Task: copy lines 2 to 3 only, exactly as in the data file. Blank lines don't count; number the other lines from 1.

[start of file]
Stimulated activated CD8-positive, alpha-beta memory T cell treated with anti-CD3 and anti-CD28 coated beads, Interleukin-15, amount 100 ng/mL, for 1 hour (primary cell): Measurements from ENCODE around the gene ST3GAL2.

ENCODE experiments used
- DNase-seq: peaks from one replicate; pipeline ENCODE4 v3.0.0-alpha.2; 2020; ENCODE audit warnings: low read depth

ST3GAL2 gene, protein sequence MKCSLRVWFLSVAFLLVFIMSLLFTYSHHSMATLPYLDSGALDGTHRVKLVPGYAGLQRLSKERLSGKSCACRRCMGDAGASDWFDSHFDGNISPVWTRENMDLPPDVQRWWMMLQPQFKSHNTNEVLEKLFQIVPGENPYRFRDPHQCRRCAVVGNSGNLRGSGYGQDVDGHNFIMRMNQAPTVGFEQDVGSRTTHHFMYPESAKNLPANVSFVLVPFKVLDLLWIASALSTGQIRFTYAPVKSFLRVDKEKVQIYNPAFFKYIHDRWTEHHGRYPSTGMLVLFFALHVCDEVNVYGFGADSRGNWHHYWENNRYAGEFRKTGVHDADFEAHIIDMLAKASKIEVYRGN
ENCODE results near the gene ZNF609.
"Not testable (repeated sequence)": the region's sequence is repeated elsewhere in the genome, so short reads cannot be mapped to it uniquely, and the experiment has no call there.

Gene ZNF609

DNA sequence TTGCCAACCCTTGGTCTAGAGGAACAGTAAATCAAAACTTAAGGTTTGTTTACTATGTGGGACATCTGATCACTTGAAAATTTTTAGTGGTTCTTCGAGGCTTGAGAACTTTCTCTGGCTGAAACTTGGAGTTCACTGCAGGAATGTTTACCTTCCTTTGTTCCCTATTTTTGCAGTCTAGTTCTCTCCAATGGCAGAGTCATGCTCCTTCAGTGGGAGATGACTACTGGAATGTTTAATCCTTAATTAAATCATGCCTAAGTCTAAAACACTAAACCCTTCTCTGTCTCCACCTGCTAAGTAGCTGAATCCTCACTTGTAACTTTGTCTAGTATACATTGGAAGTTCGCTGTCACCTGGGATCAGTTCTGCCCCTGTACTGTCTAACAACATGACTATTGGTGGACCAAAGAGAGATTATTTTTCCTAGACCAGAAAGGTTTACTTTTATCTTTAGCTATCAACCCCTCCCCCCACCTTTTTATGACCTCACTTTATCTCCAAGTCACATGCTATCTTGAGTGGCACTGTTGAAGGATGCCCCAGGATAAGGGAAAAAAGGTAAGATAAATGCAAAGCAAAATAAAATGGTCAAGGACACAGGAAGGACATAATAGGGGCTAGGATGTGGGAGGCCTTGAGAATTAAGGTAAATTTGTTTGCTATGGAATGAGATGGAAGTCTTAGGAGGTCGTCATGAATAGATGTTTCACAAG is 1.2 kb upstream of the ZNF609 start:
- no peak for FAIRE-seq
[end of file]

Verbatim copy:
ENCODE experiments used
- DNase-seq: peaks from one replicate; pipeline ENCODE4 v3.0.0-alpha.2; 2020; ENCODE audit warnings: low read depth